I have notebooks filled with stories, chapters of different books, and prose poetry. Nearly twenty years’ worth, in fact. When I received my first fiction chapters concerning the spiritual development of two young men at the beginning of the British Bronze age, I was happily transcribing them when we moved back to Ireland to do energy work.
One morning, I awoke in my bedroom, in Dunmore East, telling myself a story. I was still half asleep, but the story was about a young girl in America, in the late 1800s, who witnessed the murder of her mother at the hands of her drunken father. I could see it all clearly.
When I woke up properly, I realised I should record it.
At other times of the day, or night, I received stories with similar themes: those of sacrifice and love. One of them I received while I was on a flight to Egypt and had to whip out my notebook to transcribe the words in my head. That particular one was about the love of a father towards his estranged son.
All of those stories seemed to be about the different faces of love, not the romantic love we all seem to be so obsessed with these days. One was about the love of a priest towards a young parishioner; another was about the care given by a native Australian woman to a young Irish immigrant who is starving: yet another was about a domestic violence victim who eventually finds her power and is able to confront her abuser.
At the time, I did not know what I was supposed to do with these stores, but now I see they were seeds; seeds I would plant one day and publish as either books or short stories. Unfortunately, I have so many of these seeds that I would need a large field to plant them in!
I knew I was supposed to write books. I’ve wanted to be a writer since I was a child. Way back when I was a teenager, I wrote a story about a soul in the spirit world who, on looking down at the state of the earth and her people, decided she would incarnate there to help them move forward.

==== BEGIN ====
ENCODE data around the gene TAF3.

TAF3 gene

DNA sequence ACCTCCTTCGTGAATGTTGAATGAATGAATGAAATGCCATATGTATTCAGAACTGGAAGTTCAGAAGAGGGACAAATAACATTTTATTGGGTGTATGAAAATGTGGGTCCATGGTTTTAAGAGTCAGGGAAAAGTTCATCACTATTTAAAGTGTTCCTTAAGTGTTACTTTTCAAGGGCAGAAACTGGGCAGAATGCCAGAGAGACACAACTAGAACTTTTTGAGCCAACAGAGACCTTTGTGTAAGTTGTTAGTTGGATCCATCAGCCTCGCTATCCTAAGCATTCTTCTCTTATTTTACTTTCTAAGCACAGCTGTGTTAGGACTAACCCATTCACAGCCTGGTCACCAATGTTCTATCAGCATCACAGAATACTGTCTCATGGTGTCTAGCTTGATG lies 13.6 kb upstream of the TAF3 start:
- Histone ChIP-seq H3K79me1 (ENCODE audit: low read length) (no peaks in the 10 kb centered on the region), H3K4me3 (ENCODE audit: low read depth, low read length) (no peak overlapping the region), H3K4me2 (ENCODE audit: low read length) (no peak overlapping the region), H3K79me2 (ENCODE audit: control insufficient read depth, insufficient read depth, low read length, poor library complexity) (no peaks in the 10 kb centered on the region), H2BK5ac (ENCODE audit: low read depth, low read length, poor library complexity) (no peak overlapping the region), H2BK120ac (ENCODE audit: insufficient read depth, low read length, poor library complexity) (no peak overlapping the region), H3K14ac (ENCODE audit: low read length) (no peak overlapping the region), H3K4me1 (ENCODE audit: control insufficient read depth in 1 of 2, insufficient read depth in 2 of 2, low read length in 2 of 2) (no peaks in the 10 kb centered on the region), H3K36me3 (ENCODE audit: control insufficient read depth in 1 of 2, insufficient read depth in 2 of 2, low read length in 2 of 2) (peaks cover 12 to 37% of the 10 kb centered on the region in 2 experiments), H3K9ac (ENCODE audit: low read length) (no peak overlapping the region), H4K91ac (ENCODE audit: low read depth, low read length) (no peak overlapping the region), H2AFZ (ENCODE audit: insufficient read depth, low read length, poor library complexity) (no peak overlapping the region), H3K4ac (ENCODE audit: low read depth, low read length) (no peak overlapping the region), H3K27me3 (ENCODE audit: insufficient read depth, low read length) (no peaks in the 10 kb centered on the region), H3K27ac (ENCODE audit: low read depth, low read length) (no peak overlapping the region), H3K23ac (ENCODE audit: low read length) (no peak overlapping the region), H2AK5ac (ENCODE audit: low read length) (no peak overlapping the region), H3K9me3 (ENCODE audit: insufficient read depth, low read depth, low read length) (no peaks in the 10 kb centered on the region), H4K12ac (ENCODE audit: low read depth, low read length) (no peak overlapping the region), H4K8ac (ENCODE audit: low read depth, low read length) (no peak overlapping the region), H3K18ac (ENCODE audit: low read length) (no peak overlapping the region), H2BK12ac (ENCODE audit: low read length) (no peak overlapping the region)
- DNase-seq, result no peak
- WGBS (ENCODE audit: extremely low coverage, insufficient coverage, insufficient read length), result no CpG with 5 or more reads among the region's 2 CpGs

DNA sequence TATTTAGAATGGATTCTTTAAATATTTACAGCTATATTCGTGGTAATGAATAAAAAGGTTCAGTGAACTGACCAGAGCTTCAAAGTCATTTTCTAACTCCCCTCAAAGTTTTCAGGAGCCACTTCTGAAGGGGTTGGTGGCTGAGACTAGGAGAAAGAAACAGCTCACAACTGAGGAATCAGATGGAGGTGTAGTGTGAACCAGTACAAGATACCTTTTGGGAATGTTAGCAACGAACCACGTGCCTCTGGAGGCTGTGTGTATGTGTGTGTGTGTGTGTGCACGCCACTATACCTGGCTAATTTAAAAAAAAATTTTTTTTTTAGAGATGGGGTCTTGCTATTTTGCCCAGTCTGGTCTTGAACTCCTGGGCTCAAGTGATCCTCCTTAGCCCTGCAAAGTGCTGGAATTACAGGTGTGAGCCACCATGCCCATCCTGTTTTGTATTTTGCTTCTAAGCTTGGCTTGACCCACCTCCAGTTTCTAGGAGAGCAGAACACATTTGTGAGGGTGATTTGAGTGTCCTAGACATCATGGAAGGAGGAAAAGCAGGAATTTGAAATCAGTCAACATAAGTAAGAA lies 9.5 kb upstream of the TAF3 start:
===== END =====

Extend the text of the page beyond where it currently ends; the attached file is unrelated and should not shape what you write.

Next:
The soul was born into the body of a young Native American woman… and that was as far as I got. I had no idea what she was supposed to do once she got here. So, I wrote the ending. She accomplished her tasks and returned to the world of Spirit. The middle of that story, the part that mattered most, just would not come. It was a vast, empty nothingness. As soon as she was born, she disappeared, until she died.
Which is pretty much what has happened in my life. Except that I haven’t died yet. Now, at nearly sixty years of age, I am finally living the middle of the story. It turned out that the story was my own life, apart from the First Nations part. I wasn’t born into that culture. Instead, I was born with an Irish woman’s body, (which is something I have always struggled with). In my mind, I was Native American. And a boy! (That belief did not leave me until I was in my late teens). I spent most of my time running around the woods in Graiguenamanagh (Co. Kilkenny) learning to stalk wild animals (of which there were none, so I wasn’t very successful) and learning to fish (I was good at that).
But there was a reason for being born female, as it turned out. I work with the feminine consciousness of earth, otherwise known as Gaia. I had to be a woman to understand how women have been treated, and therefore, how the earth has been treated: as a commodity, a slave, or a stepping stone to power. It was important that I experience powerlessness, abuse and domestic violence so I could learn how to overcome them. Which I have done pretty well, although I’m not sure if I can heal all of the wounds in the time I have left. But who knows?
One of the problems I still have is rebelliousness. I had all these stories, but no understanding of what to do with them, or how to write them properly. Because they were channelled, I knew that the energy of the story was important and therefore I believed I could not change them. I was afraid to destroy the intention behind them, even though I didn’t really understand what the intention was. I just knew it was important. That is where my rebelliousness got in the way; and my basic mistrust of structure and rules. I had to do it my way.
However, doing it this way made me flounder. I had no foundation of knowledge behind me with which to write the books properly. That didn’t stop me, though. I began writing the book, (I thought at that time it was going to be one, not three!). I fleshed out the bones I’d received, but because I did not quite understand writing processes, I rewrote the beginning chapters a million times. I just kept adding the new chapters as they came in, regardless of whether or not they fit, or if they led the story forward.
I had it nearly finished; I thought when I moved from Luxor to Hurghada. There, I found art classes in a cat café called the Purrfect Cuppa (There are a gazillion stray cats in Hurghada, some of which they feed and take care of). One of the art group members turned out to be an editor, and a writer, herself, so she became my editor. I was so sure the book was complete, finally, after nearly ten years of writing it, but she dropped a bombshell. It still needed work!